Learfield IMG College and Elevate Sports Ventures, two heavyweights in the billion-dollar world of sports deal-making, are teaming up to help schools across the NCAA find new revenue opportunities in the wake of the COVID-19 pandemic.
The expertise of the two companies covers almost all the ways athletic departments make money, including multimedia rights, sponsorships, tickets, merchandising, hospitality, e-commerce and fundraising.
The goal is to let each company focus on its specialties, and benefit from the synergies of working in tandem. There is no joint venture, and no cash changing hands up front, but the two will share revenue from the projects they work on together. Elevate will also receive a minimum retainer fee for services provided, according to someone familiar with the negotiations.
The tie-up comes as athletic departments prepare for a return to (relatively) normal business operations this fall. To make up for lost revenue, many schools are exploring commercial opportunities they’ve long avoided, and that’s pushed their partners to offer a fuller suite of services.
“At a high level, the thing that drove the two of us the most was that never in the history of college athletics has there been an inclination by administrators to think differently about big, bold revenue projects,” Learfield IMG College CEO Cole Gahagan said in an interview. “On the heels of COVID, they are certainly thinking about it now. So we looked at that and said, ‘Okay, how do we help open opportunities knowing that that inclination is there?’”
For Elevate, a consulting firm launched in 2018 by the San Francisco 49ers and Harris-Blitzer Sports & Entertainment, partnering with Learfield will open the door to potentially hundreds of college sports clients. Elevate’s current college-sports presence is fairly limited—it works with about 70 schools (30 in the Power Five) through its recent acquisition of ticketing consultant Dynamic Pricing Partners.
Learfield IMG College, which works with more than 1,000 colleges in various endeavors and nearly 200 through lucrative multimedia rights deals, hopes the partnership will broaden the ways it can assist its schools. That includes areas like hospitality sales, facilities feasibility studies and naming rights deals.
Naming rights are an example of the traditionally unexplored revenue projects Gahagan was referencing. Kentucky is the only SEC football team that plays in a stadium with a corporate naming partner (there are two in the Big Ten, and none in the Pac-12), but that may change following the financial losses of the pandemic.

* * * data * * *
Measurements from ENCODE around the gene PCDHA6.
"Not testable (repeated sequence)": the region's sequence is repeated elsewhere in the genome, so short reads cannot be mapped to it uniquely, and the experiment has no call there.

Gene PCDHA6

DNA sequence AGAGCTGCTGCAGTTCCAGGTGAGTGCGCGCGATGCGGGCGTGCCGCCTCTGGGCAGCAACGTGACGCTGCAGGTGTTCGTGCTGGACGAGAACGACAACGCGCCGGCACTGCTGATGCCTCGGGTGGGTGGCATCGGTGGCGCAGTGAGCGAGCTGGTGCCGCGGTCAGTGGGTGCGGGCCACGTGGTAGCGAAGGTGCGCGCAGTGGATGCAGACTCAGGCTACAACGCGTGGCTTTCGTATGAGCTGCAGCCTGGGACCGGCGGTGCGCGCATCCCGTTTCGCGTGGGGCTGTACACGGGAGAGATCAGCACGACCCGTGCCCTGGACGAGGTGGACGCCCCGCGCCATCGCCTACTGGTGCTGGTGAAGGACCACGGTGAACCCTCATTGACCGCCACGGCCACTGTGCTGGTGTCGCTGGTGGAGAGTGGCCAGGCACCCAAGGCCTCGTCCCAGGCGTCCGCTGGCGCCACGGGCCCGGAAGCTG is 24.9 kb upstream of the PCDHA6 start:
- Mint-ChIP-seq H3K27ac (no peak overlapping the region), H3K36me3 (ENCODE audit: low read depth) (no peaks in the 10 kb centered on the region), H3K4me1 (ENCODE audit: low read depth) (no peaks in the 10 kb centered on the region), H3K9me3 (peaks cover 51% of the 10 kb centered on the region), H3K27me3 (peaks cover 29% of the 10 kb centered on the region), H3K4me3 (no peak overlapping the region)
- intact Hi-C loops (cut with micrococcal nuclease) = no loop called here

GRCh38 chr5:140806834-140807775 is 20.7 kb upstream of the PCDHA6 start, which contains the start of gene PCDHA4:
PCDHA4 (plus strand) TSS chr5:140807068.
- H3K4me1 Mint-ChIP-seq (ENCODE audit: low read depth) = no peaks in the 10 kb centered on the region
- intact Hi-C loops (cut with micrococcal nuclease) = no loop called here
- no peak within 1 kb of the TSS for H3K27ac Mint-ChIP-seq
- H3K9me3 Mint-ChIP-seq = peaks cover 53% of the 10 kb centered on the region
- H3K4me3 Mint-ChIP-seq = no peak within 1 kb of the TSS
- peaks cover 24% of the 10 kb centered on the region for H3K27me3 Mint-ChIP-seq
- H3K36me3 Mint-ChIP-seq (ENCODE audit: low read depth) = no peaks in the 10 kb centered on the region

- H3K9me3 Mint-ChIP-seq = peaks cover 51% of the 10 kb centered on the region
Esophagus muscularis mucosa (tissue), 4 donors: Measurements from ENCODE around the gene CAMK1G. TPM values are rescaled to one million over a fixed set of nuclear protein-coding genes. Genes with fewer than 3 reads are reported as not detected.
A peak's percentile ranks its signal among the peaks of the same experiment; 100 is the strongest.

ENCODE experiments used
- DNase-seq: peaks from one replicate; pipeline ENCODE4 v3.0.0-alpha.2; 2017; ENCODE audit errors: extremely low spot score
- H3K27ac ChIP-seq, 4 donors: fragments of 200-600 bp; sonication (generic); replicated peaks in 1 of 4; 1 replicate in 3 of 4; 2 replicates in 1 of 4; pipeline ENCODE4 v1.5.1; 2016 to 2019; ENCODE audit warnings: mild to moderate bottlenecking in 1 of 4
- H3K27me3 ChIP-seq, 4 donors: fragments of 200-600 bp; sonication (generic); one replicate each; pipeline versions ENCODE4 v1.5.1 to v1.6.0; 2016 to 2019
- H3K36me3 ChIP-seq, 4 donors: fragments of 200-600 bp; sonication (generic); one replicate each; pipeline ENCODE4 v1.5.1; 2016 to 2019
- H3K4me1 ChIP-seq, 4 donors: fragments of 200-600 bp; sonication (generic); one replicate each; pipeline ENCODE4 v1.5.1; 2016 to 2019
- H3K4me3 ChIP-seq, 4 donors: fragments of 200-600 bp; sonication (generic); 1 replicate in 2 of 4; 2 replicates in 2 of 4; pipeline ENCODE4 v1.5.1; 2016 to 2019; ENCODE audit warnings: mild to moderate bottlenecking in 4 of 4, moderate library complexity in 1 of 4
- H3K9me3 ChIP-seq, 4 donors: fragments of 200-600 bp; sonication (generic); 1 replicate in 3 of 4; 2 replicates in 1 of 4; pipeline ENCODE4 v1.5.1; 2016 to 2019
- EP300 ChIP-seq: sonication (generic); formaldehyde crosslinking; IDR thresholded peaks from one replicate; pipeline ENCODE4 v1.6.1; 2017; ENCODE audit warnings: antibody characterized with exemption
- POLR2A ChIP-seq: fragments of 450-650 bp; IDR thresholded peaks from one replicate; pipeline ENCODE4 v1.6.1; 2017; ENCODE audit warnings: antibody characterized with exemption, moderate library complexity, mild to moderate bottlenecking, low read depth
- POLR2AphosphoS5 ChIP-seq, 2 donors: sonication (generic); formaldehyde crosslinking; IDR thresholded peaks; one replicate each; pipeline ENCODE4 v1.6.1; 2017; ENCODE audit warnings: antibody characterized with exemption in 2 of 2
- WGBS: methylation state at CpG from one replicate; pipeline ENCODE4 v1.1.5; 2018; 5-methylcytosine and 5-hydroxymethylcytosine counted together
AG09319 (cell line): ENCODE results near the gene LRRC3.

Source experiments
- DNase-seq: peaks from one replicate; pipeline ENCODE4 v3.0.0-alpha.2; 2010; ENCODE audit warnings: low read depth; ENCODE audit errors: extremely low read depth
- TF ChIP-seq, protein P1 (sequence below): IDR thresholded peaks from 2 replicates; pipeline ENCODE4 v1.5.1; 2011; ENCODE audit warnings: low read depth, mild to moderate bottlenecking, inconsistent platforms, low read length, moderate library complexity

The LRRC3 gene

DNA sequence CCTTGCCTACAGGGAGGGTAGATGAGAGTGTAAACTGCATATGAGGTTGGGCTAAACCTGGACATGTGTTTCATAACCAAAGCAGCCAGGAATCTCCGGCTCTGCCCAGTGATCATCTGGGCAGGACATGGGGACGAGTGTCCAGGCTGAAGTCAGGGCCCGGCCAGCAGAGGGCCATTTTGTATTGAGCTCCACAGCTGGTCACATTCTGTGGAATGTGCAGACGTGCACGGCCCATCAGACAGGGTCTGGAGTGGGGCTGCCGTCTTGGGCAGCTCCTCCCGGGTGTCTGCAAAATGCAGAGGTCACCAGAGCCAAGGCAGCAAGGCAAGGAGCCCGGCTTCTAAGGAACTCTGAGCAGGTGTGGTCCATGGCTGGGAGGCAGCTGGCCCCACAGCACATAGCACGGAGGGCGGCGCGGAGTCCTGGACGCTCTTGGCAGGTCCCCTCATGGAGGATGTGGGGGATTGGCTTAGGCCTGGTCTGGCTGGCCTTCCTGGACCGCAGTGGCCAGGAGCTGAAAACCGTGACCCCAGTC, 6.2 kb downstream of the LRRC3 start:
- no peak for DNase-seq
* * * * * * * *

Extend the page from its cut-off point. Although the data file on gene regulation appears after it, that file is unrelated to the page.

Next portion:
Elevate could just pitch individual colleges for deals like that, but it gains more a more direct entry through this partnership. Plus, the university multimedia rights that Learfield controls are a critical companion to any major venue naming deal.
“In my world, you really can’t sell a big naming rights deal for top-dollar value without the IP rights that Learfield has in its profile,” Elevate CEO Al Guido said in an interview. “These brands want an all-encompassing deal, they don’t want just a sign. They want to touch all parts of that athletic program, across all sports.”
The two are also working to build synergies in their data products: Elevate’s Insights, a business intelligence and strategy service, and Learfield IMG College’s Fanbase, an on-campus data dashboard that lets athletics departments combine data from their various revenue streams.
Learfield and Elevate aren’t the only ones thinking in this holistic way. Legends recently made its first entry into college multimedia rights, a deal with former Learfield client Georgia Tech that was touted as an all-in-one approach covering data, IP and new commercial opportunities.
Guido and Gahagan began talking about this tie-up long before the Legends deal came together. They said the conversations started back in early 2020, before Gahagan was even formally introduced in his current role.
The two say they’ll be proactive about some of the possibilities, such as naming rights, and will be more targeted on other applications, like construction studies or hospitality sales.
“We want to make sure the market is aware of those services,” Gahagan said, “so that as that consideration arises with a given school, they know that Learfield and Elevate are here to walk them through that journey.”